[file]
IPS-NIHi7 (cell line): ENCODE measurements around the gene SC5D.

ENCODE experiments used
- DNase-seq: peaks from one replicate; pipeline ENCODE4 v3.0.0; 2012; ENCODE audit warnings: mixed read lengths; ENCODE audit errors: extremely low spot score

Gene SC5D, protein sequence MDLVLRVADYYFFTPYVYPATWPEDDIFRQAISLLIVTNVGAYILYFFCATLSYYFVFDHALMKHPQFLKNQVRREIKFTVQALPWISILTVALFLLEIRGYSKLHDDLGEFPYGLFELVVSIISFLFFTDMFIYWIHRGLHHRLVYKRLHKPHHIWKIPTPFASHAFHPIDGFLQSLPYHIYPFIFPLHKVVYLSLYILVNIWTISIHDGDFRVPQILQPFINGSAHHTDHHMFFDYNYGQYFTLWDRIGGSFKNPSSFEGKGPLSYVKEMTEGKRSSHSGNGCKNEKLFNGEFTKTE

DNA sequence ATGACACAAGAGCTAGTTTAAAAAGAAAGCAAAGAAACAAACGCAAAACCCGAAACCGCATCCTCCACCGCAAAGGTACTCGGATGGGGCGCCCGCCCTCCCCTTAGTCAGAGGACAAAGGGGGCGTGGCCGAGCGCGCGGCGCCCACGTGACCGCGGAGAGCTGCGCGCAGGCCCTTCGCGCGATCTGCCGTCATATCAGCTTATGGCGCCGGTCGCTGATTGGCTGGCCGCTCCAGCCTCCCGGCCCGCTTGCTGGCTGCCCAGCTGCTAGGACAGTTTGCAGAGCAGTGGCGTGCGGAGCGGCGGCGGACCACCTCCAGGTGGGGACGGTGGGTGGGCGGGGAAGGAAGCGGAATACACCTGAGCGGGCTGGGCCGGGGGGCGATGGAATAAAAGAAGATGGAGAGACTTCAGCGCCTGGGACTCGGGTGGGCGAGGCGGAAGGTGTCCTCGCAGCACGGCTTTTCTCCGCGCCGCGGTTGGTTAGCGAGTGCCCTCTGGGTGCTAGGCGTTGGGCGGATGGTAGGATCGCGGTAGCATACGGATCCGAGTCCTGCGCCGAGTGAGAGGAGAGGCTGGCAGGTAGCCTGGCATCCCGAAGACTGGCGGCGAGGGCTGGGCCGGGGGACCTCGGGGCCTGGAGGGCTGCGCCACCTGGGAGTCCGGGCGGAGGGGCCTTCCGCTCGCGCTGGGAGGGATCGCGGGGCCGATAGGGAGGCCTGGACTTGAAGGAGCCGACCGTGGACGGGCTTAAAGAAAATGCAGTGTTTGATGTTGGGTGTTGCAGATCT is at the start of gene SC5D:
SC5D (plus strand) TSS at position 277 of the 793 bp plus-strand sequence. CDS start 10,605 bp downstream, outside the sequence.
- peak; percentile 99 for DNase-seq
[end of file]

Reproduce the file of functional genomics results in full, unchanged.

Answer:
IPS-NIHi7 (cell line): ENCODE measurements around the gene SC5D.

ENCODE experiments used
- DNase-seq: peaks from one replicate; pipeline ENCODE4 v3.0.0; 2012; ENCODE audit warnings: mixed read lengths; ENCODE audit errors: extremely low spot score

Gene SC5D, protein sequence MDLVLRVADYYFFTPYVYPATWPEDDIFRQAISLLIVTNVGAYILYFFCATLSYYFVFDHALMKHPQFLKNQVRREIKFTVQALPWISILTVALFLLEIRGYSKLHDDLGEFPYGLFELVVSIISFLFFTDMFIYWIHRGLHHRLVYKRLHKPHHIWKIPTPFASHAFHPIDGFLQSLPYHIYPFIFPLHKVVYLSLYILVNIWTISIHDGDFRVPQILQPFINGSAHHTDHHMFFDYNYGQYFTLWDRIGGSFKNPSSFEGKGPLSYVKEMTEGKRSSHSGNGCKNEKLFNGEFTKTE

DNA sequence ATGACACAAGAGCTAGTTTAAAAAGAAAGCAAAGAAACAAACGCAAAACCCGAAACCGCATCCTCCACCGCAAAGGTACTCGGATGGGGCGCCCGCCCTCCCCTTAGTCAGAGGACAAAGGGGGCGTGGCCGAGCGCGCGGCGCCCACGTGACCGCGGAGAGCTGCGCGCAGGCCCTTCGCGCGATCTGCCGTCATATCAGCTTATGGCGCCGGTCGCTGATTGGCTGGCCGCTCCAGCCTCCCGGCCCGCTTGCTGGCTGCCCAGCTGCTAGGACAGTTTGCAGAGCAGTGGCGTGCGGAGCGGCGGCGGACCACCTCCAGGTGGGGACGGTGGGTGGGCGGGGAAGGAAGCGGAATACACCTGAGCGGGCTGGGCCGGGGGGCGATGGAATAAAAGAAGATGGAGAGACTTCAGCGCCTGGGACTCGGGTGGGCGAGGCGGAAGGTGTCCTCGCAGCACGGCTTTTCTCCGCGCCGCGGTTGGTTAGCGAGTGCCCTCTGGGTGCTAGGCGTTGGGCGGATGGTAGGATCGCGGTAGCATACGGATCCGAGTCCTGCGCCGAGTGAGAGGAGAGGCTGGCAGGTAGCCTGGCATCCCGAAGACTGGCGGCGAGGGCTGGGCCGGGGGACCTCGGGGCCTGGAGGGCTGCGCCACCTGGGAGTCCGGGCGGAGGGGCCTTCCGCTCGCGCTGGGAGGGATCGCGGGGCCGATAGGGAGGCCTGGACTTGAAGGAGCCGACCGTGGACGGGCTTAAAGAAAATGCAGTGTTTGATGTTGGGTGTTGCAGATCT is at the start of gene SC5D:
SC5D (plus strand) TSS at position 277 of the 793 bp plus-strand sequence. CDS start 10,605 bp downstream, outside the sequence.
- peak; percentile 99 for DNase-seq